May 25, 2022
Fed Hikes 50 Basis Points with Further Tightening Anticipated in the Near Term
May 25, 2022
Federal Reserve Board1
The Federal Open Market Committee (FOMC) voted unanimously to increase the federal funds target range by 0.50% to a range of 0.75% to 1.00% at the conclusion of its May meeting, as expected. Additionally, the FOMC announced it will begin reducing its balance sheet on June 1, 2022. It will start by reducing $47.5 billion of Treasury securities, agency debt and agency mortgage-backed securities for the next three months, then increase it to $95 billion per month thereafter. Chairman Powell insisted that inflation was “much too high” and rate increases were needed “expeditiously.” He also downplayed the possibility of a 0.75% increase in the future but indicated another 0.50% hike was on the table at the June meeting.
European Central Bank1
At the European Central Bank’s (ECB) policy meeting on April 14, 2022, President Lagarde and the policy committee left the ECB deposit rate unchanged at -0.50%, as expected. The Governing Council announced it would cease purchases under its asset purchase programme (APP) in the third quarter. The ECB is managing a myriad of economic crosscurrents and the heightened uncertainty of the Russia-Ukraine war, and will continue its data-driven approach to guide inflation back to 2% over the medium term.
Bank of England1
At its May meeting, the Bank of England (BoE) Monetary Policy Committee (MPC) voted 6-3 to increase the Bank Rate by 0.25% to 1.00% in response to elevated inflation. The three dissenting votes preferred a 0.50% increase. The BoE noted that recent inflation data exceeded expectations by about 1%, and it now projects peak inflation around 10%. The MPC believes that U.K. gross domestic product is likely to come in below expectations for the first half of the year as the price of energy and goods has soared. At its current pace, inflation is estimated to decline to the committee’s 2% target in two years.
Inflation continued to touch 40-year highs while Fed officials indicated their preference to front-load interest rate hikes. The market was pricing in an additional 10 interest rate hikes through the remainder of the year, with a 50 basis point increase anticipated at the May FOMC meeting (which did materialize). Amid expectations for an aggressive Fed in the near term, we continue with our strategy of remaining conservatively positioned, purchasing short-dated, fixed-rate securities and longer daily resetting SOFR floating-rate notes, allowing the portfolios to turn over quickly in each subsequent higher interest rate environment. As of month-end, the WAMs (weighted average maturity) of our portfolios remain near the lowest end of the peer group. We believe this is a preferable position as another 100 basis points of tightening are expected at the next two FOMC meetings. We remain comfortable managing the portfolios with elevated levels of liquid assets, ensuring that we uphold our mandates of capital preservation and liquidity.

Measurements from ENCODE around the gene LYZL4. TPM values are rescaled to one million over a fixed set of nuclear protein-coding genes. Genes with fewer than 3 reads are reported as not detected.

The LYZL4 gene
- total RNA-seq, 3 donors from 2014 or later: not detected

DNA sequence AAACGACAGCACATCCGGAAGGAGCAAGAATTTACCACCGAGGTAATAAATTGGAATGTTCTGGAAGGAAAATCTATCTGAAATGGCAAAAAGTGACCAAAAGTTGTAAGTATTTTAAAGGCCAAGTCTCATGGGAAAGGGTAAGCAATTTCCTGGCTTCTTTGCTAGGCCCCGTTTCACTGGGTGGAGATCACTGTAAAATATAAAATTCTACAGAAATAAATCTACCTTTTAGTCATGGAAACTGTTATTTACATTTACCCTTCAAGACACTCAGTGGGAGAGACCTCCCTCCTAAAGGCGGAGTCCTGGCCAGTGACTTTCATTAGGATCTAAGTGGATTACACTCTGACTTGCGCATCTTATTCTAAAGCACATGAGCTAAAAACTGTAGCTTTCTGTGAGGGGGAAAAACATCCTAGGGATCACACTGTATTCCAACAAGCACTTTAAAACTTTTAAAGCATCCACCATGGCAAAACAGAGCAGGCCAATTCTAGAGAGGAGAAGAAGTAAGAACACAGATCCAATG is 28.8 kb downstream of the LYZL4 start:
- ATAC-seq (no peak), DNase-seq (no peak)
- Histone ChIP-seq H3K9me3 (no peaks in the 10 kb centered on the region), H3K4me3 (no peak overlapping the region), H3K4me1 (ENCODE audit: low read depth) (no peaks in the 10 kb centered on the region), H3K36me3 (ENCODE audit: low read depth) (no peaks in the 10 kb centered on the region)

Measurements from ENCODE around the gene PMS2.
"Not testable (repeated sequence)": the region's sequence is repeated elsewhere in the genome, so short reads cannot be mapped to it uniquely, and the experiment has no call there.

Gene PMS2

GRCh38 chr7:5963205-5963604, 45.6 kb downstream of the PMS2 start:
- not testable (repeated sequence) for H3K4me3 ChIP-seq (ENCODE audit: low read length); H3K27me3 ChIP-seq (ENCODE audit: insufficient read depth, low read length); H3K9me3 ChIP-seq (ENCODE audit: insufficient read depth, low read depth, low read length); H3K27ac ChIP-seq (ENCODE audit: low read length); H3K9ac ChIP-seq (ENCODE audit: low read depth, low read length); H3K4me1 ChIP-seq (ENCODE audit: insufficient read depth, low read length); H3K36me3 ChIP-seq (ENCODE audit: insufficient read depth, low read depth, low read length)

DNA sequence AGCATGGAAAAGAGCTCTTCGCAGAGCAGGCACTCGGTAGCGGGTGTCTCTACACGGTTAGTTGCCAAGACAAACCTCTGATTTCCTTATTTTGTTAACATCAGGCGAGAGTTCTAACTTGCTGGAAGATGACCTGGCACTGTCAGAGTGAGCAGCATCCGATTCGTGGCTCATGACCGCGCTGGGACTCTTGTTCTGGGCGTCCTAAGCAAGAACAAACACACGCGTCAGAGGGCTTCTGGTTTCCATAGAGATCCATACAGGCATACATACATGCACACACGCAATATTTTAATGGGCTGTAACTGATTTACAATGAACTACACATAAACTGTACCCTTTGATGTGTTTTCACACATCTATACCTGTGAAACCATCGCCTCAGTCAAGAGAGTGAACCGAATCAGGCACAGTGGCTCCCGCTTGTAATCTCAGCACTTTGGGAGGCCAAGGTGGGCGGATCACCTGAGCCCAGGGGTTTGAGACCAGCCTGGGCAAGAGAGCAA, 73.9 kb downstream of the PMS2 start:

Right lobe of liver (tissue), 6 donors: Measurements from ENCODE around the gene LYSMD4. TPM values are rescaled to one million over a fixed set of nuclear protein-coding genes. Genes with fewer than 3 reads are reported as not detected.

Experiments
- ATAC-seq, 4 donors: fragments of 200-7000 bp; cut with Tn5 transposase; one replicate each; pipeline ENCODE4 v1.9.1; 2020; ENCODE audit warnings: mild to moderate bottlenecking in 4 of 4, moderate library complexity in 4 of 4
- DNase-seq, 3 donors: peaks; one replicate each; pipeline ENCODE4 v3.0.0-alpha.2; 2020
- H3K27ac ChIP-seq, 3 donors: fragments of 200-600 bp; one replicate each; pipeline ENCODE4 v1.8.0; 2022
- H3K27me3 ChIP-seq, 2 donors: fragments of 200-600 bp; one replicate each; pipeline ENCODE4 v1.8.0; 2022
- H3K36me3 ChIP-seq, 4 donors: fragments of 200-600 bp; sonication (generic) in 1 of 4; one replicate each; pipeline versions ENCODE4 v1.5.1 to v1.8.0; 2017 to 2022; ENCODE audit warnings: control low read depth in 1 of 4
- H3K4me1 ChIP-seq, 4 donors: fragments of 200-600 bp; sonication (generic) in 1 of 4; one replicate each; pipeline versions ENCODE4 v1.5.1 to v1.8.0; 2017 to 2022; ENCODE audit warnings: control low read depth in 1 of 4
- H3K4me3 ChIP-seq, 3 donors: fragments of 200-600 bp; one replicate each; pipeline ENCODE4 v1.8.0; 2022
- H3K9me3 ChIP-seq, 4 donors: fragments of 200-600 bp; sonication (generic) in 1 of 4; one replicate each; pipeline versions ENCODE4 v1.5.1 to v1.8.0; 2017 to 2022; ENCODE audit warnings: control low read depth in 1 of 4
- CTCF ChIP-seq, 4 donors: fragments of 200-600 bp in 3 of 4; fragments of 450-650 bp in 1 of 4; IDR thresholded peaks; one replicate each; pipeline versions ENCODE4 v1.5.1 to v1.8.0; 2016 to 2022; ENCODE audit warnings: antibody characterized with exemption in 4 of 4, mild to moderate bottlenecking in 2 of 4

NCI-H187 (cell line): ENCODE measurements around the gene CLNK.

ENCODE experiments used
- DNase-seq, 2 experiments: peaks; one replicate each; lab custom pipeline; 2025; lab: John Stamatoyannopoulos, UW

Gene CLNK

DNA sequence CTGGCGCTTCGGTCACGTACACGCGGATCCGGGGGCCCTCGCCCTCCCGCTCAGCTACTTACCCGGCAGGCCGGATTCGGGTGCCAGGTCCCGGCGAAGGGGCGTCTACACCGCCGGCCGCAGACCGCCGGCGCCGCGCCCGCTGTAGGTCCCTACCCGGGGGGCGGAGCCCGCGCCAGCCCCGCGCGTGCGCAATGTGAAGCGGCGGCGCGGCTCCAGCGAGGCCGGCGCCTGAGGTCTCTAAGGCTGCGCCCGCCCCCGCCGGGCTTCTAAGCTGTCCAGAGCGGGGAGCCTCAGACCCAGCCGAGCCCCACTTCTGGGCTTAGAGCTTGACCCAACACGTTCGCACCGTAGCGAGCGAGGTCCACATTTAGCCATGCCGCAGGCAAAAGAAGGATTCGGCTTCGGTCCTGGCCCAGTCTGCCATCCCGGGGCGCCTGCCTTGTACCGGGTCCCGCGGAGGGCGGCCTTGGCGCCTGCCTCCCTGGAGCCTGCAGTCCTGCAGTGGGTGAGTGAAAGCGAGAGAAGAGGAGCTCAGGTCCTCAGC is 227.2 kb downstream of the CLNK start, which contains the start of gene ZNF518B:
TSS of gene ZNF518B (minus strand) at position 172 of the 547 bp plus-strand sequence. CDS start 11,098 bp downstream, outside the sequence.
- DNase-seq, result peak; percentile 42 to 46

As the likelihood of multiple interest rate hikes by the FOMC continued to be priced into the front end of the curve, we continued to favor buying 6-month Treasury bills in the latter part of April, as these auctions stopped at 1.25% and 1.37%. Economic data during the month continued to support a more aggressive FOMC rate policy stance at its May meeting. As yields on fixed-rate Treasuries and agencies largely moved higher week-over-week, we sold some of our shorter fixed-rate positions to buy slightly further out in the curve to capture these higher yields. Any term repo maturities were rolled into either a very short, fixed-rate maturity near the May FOMC date or a longer floating-rate maturity indexed off SOFR. In our portfolios permitted to hold repos, we continue to hold large overnight repos that should reset to the new overnight repo rate the day following the FOMC meeting. We continue to expect more front-loaded rate hikes from the FOMC and believe our portfolio construction can benefit in that environment.
Municipal market losses in April were severe, bringing the year-to-date total return to near -9%, marking the Bloomberg Municipal Bond Index’s largest losses since its inception in the 1980s. The broader force of rising interest rates this year has overwhelmed technical forces like supply and reinvestment trends.
At the short end of the municipal curve, yields for variable rate demand obligations (VRDOs) decreased during the month of April as dealer inventories dropped to more manageable levels. The SIFMA Index,4 which measures yields for weekly VRDOs, declined 7 basis points to finish the month at 0.44%. At the longer end of the municipal money market maturity range, rates rose over the course of the month. The Bloomberg BVAL One-Year Note Index5 increased 42 basis points, finishing the month at 1.94%.